Subsequent studies have provided further evidence that early exposure to normal gut bacteria is important for brain development and behavior. In a 2011 study published in Proceedings of the National Academy of Sciences, neuroscientist Rochellys Diaz Heijtz, PhD, of the Karolinska Institute in Sweden, and colleagues found that germ-free, unstressed mice were more active and more willing to explore exposed areas of a maze than mice that had normal gut microbiota. Like Sudo’s group, Heijtz and her colleagues were able to erase those behavioral differences by transplanting normal gut bacteria into the germ-free mice, but only if they did so while the mice were babies—again suggesting that there is a critical window for gut bacteria to establish normal patterns of behavior in its host animal.
A two-way street
Just as gut bacteria affect the brain, the brain can also exert profound influences on the gut microbiome—with feedback effects on behavior. Numerous studies, for example, have shown that psychological stress suppresses beneficial bacteria. In a 2004 study in the Journal of Pediatric Gastroenterology and Nutrition, integrative immunologist Michael Bailey, now at Ohio State University, and colleagues at the University of Wisconsin–Madison found that infant monkeys whose mothers had been startled by loud noises during pregnancy had fewer Lactobacilli and Bifidobacteria. The results also extend to humans. In 2008, researchers led by psychologist Simon Knowles, PhD, of Swinburne University of Technology in Australia found that during exam week, university students’ stool samples contained fewer lactobacilli than they had during the relatively untroubled first days of the semester.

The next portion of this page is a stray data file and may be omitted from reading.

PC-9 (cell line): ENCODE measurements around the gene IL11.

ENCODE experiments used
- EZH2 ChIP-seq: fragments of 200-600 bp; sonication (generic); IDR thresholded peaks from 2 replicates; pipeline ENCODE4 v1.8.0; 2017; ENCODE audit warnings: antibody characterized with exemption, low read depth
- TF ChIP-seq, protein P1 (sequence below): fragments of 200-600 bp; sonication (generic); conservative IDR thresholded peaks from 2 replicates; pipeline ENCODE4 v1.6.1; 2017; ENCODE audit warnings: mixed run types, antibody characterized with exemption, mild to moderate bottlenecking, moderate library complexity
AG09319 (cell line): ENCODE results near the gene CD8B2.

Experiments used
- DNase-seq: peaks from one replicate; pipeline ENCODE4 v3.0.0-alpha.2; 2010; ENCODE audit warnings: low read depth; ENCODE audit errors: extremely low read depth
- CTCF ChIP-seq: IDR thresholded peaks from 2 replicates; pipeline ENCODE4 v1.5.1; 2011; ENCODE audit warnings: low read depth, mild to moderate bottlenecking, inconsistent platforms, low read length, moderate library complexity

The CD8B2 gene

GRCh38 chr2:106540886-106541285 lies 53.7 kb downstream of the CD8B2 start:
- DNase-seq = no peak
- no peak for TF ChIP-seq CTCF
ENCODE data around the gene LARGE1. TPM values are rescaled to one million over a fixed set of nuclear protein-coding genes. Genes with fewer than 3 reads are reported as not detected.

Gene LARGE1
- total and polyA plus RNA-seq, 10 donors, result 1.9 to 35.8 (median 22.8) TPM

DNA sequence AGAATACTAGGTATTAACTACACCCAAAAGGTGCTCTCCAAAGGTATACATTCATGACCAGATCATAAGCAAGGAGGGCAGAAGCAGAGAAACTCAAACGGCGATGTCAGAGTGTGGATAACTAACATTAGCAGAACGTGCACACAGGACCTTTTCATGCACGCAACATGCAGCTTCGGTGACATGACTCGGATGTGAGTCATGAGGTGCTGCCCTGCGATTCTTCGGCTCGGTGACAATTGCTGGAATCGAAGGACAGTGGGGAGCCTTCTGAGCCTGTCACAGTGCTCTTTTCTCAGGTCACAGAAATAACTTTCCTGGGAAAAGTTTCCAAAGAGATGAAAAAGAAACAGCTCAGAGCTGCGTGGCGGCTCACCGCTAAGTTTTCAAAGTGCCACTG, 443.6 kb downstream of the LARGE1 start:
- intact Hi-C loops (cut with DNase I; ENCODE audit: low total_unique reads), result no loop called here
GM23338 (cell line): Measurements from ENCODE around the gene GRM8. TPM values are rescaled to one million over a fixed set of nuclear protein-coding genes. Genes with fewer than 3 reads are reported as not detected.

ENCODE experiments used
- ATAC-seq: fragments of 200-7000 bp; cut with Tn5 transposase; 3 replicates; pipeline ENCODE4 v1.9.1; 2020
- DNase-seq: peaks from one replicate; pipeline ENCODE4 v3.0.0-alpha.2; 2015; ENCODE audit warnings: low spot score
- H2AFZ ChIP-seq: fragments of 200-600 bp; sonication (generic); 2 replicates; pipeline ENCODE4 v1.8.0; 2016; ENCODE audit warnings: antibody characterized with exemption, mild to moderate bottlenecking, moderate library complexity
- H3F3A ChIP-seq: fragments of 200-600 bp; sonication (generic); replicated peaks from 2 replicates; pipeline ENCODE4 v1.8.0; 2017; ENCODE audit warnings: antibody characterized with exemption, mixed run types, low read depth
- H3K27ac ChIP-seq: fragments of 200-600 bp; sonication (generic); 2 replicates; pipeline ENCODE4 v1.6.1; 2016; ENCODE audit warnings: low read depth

In a 2011 study in mice that was published in Brain, Behavior, and Immunity, Bailey, Lyte and colleagues examined how such stress-induced changes to the gut microbiome affect health. They reported that sharing a cage with more aggressive mice—a “social disruption” stressor—tamped down beneficial bacteria, decreased the overall diversity of the gut microbiome, and promoted the overgrowth of harmful bacteria, making animals more susceptible to infection and causing inflammation in the gut.
In a follow-up study, Bailey and colleagues found that giving mice broad-spectrum antibiotics to suppress gut bacteria prevented stress from causing inflammation. Similarly, they found that germ-free mice also did not show stress-induced inflammation—but when the germ-free mice were colonized with a normal population of bacteria, stress again prompted gut inflammation.